before the former request is compiled, packaged and deployed.

By changing the number of
operators assigned to a particular task in the network you can tune
the system. If we realize, for example, that fetching the sources
is the bottle-neck and provided the hardware (network bandwidth)
still isn’t fully utilized, we might increase throughput of the
server by increasing the number of source-fetching operators
(
Figure 5).

Figure 5: Operator Network Option
2

And a lot more

Obviously, your tuning options go much further than forking
heavily used operators. To briefly name some of the other
possibilities, you can consider load-balancing schemes among
duplicated parts of your network, implement production throttling –
either through synchronous communication channels or using the
kanban-like

Work In Progress throttling scheme
. For some problems, data
caching and speculative calculations may be
considered
.

Summary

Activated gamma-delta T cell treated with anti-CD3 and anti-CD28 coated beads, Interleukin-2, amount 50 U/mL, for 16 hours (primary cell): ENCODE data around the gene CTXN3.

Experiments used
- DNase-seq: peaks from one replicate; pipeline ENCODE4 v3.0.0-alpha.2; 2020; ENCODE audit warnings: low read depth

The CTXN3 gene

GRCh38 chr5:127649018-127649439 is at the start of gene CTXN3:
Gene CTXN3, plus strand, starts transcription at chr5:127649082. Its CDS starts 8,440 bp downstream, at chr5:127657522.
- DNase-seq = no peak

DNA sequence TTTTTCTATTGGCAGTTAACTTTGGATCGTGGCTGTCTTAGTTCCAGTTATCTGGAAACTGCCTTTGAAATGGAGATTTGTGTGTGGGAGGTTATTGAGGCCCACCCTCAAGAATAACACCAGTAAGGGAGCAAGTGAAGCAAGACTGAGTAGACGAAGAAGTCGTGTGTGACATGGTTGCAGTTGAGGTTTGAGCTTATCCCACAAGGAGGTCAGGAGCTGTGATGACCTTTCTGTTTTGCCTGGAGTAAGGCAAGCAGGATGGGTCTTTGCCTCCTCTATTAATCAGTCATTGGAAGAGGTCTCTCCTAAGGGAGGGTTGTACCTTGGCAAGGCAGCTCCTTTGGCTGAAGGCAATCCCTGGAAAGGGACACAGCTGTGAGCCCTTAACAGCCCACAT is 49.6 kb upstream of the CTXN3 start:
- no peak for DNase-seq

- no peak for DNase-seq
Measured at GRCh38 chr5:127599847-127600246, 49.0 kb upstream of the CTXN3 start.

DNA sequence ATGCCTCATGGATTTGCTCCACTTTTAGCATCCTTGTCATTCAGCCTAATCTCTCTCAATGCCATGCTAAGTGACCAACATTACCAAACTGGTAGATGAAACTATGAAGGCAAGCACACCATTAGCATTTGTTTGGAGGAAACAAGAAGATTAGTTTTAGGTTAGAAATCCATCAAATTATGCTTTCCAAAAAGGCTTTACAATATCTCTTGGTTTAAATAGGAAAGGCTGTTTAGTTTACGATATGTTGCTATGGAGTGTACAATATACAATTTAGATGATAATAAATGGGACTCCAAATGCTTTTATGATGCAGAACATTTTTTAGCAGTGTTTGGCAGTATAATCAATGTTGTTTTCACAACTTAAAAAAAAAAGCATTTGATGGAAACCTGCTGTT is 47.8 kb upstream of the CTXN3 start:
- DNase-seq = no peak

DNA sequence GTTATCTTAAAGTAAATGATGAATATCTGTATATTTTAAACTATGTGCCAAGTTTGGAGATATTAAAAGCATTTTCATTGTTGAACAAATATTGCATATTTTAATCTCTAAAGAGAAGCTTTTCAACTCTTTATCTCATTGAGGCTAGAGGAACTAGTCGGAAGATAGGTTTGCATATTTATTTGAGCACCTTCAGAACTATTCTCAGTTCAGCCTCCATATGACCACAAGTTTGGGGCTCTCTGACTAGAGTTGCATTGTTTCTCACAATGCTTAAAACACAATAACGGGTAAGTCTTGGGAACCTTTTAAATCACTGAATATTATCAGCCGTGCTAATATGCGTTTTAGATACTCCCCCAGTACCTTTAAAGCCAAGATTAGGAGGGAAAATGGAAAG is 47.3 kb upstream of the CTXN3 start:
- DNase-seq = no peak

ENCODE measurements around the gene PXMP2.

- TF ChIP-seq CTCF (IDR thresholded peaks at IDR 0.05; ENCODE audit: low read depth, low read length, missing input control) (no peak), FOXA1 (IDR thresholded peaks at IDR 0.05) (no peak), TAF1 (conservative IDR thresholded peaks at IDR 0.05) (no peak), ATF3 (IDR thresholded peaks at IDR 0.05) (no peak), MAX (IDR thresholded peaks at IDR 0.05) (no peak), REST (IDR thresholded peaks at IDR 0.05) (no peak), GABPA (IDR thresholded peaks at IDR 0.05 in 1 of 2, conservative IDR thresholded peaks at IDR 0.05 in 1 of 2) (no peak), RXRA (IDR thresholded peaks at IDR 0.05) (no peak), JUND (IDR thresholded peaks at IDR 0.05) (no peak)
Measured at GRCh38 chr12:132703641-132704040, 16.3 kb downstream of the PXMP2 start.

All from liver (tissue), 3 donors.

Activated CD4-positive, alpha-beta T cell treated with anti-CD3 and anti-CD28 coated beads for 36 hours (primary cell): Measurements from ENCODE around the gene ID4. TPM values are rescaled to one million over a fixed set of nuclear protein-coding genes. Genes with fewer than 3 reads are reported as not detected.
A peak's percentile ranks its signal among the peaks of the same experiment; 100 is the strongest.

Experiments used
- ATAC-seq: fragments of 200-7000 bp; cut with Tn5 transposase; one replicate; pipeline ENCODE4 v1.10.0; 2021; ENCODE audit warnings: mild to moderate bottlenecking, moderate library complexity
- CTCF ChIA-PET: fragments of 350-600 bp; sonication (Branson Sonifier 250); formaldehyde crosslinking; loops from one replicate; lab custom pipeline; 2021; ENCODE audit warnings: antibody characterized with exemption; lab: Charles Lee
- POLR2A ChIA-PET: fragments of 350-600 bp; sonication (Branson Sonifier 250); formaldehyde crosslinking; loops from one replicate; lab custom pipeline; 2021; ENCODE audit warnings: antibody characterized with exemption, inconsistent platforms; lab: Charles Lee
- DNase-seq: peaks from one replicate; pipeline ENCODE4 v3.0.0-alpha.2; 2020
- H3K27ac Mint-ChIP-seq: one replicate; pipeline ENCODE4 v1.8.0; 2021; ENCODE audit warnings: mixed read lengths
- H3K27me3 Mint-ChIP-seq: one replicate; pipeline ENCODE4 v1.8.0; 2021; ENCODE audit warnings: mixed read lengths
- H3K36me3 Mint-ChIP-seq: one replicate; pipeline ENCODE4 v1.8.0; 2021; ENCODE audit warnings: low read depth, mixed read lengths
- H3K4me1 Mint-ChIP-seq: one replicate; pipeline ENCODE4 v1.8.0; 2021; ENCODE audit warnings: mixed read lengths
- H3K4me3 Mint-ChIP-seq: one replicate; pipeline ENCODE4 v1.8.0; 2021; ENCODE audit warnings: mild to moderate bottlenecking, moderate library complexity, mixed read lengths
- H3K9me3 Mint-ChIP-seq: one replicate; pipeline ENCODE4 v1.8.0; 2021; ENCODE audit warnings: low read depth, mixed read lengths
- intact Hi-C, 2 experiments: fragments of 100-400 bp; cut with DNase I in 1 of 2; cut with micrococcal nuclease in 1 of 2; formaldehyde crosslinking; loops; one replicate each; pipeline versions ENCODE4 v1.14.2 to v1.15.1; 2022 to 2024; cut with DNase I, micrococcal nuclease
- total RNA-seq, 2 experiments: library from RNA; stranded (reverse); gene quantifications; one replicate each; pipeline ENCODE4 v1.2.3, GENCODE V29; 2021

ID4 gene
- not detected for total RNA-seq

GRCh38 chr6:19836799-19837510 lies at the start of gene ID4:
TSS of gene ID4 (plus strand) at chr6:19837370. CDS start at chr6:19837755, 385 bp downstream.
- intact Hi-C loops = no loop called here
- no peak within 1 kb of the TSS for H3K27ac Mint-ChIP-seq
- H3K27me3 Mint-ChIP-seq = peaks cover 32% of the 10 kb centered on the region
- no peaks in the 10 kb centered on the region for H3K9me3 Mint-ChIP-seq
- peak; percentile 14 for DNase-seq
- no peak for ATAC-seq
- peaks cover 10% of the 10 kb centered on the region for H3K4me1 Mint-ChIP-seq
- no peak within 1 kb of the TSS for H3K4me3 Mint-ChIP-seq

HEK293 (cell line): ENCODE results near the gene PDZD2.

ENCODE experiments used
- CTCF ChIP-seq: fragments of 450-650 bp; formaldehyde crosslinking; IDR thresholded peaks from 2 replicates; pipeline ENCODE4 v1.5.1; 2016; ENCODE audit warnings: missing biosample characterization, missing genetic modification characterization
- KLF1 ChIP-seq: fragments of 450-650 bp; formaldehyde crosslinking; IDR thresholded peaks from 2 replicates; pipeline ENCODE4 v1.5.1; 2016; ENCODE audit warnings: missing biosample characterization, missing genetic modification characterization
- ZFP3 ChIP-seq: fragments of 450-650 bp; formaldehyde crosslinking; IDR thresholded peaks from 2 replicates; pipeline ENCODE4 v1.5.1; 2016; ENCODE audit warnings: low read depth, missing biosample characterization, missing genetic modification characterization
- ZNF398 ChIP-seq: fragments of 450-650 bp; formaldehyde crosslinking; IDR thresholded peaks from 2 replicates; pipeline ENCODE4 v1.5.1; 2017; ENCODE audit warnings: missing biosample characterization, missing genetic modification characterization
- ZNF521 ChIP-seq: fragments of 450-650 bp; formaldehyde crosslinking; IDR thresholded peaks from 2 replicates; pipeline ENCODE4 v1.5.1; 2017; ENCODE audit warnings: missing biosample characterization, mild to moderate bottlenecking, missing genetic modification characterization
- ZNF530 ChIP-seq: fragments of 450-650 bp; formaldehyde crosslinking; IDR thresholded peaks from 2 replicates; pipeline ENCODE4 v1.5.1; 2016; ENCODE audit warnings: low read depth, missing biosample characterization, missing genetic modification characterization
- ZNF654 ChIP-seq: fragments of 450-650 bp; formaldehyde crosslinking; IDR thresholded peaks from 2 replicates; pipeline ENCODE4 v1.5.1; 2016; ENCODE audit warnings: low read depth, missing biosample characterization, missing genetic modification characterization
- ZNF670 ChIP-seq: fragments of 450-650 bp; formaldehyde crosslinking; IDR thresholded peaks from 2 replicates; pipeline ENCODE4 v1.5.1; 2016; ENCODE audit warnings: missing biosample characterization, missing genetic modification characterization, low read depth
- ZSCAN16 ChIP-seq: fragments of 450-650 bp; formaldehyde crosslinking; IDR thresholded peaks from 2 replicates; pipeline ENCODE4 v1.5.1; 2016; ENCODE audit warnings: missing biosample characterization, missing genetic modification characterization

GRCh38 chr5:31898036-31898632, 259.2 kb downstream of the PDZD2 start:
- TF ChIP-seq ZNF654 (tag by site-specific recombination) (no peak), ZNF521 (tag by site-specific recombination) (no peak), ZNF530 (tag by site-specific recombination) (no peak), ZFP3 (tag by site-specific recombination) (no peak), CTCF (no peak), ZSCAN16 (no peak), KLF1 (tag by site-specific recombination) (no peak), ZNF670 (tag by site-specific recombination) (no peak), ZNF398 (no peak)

Having dipped your toe in Groovy concurrency, you may be in a
good position to take a deeper look. For a quick start, consider
following one of the GPars fast tracks, and I
definitely recommend you had a look at the user guide to
investigate further details.

I’ll be happy if you take GPars for a ride. Go and enjoy
concurrency, ‘coz concurrency is Groovy!

Author Bio: Václav is
a programming enthusiast who’s constantly seeking ways to make
development more effective and enjoyable. He’s particularly
interested in server-side Java technologies, concurrency, modern
programming languages and DSLs. He works
at JetBrains on the MPS project as a
senior developer and a technology evangelist. On the side,
he’s leading the GPars project, an open-source library
for easy concurrent programming in Groovy and Java.

This article originally appeared in Java Tech Journal –
The Groovy Universe. Read more of that here.